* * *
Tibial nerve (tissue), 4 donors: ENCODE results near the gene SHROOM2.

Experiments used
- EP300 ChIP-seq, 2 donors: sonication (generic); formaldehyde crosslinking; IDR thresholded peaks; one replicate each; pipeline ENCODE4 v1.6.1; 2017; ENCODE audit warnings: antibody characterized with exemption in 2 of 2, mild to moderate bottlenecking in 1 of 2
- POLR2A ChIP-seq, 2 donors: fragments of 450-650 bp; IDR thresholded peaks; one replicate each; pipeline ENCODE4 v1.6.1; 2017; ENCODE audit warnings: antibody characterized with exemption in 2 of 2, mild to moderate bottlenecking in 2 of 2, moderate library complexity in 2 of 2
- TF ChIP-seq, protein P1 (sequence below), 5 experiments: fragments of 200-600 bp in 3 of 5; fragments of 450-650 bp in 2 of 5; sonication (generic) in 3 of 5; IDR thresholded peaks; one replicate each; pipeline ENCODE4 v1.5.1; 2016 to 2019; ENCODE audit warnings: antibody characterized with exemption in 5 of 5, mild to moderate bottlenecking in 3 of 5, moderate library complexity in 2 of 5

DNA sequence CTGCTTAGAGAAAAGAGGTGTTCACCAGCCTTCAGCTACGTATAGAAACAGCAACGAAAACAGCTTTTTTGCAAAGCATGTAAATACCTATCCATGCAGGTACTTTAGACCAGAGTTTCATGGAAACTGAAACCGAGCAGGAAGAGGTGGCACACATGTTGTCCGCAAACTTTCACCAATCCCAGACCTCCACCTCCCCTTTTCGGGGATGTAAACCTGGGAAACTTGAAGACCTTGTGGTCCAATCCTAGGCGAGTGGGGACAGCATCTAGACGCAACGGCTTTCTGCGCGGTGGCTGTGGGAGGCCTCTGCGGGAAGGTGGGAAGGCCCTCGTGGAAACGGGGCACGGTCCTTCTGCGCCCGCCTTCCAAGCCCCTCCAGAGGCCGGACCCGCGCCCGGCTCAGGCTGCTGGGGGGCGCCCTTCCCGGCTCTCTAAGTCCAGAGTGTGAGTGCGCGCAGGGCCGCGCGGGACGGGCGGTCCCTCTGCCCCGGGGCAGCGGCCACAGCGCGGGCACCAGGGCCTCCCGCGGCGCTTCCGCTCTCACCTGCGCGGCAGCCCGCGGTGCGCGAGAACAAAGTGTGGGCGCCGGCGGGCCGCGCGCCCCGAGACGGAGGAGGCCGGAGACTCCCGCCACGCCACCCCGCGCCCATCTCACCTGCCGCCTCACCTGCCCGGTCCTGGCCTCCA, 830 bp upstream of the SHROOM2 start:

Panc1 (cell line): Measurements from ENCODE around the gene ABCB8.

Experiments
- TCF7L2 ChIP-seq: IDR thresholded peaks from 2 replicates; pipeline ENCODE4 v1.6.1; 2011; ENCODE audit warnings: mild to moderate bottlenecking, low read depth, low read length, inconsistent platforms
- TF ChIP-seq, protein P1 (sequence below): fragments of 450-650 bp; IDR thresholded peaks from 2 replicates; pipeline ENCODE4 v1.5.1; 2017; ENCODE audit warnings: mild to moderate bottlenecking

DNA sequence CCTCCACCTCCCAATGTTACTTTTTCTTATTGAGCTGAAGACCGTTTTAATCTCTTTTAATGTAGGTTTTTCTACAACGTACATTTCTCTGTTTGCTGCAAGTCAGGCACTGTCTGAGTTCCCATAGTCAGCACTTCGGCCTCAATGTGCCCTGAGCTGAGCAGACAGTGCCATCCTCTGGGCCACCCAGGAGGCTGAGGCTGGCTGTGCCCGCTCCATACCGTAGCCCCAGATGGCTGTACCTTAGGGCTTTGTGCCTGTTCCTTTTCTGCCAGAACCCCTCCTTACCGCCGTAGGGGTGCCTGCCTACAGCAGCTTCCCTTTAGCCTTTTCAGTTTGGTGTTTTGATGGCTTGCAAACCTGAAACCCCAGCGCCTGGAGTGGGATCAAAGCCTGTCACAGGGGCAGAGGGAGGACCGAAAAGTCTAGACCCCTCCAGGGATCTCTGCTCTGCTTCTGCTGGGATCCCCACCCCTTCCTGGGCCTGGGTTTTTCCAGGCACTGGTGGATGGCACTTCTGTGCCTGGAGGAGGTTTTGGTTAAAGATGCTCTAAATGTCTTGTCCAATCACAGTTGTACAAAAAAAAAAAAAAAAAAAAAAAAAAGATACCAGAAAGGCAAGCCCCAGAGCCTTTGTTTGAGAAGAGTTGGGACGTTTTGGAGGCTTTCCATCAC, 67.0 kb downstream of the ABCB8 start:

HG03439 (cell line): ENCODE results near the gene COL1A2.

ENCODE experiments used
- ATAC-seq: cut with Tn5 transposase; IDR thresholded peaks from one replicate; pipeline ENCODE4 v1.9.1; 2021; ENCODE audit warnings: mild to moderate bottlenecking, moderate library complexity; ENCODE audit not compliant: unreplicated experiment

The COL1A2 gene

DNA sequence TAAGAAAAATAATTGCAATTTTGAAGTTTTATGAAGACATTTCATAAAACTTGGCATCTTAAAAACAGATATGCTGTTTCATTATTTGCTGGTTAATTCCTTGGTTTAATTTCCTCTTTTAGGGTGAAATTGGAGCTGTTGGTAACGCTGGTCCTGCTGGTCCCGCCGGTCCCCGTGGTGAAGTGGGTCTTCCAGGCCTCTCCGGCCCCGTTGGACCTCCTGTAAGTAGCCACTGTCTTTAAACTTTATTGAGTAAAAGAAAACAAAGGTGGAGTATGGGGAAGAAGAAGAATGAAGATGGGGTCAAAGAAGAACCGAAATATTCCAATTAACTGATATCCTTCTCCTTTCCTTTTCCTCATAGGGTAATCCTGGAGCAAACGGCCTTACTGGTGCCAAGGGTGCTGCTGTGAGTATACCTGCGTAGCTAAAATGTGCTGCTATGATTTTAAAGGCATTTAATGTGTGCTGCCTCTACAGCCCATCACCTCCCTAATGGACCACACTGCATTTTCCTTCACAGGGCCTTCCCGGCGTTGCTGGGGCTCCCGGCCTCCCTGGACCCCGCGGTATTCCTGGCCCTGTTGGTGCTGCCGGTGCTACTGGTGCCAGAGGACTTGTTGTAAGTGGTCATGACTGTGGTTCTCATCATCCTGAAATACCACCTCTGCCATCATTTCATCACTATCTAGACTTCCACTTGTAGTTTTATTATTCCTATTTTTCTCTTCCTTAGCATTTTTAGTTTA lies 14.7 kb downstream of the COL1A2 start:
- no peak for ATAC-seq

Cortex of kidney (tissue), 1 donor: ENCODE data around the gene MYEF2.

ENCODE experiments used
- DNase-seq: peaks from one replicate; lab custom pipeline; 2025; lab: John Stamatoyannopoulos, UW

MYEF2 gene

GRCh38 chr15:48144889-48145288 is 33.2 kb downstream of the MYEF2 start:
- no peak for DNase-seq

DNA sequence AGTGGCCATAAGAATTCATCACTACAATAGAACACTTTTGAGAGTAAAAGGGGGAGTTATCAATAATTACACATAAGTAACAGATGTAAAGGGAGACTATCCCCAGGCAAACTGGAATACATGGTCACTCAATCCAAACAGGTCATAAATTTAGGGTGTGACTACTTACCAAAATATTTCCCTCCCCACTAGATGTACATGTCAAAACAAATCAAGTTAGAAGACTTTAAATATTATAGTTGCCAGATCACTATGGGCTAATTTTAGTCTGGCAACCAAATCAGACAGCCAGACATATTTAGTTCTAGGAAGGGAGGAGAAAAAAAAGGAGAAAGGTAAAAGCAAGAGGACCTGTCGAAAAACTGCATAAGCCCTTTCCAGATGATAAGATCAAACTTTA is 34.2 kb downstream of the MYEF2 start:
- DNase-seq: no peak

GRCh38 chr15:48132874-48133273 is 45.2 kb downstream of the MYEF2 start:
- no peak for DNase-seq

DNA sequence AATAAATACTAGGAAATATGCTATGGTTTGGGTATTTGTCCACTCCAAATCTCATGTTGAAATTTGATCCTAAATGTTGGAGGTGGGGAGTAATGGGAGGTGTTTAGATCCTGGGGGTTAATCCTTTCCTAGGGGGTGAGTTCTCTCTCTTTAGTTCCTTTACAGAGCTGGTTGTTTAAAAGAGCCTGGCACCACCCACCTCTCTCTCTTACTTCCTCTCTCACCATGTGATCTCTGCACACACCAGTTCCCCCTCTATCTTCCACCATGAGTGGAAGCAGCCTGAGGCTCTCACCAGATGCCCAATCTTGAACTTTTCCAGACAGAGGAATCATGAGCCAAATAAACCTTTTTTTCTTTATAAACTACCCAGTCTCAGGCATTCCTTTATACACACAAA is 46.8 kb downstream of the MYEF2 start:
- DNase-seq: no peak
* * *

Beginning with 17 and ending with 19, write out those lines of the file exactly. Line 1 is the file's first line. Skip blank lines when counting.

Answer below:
- no peak for ATAC-seq

Cortex of kidney (tissue), 1 donor: ENCODE data around the gene MYEF2.

ENCODE experiments used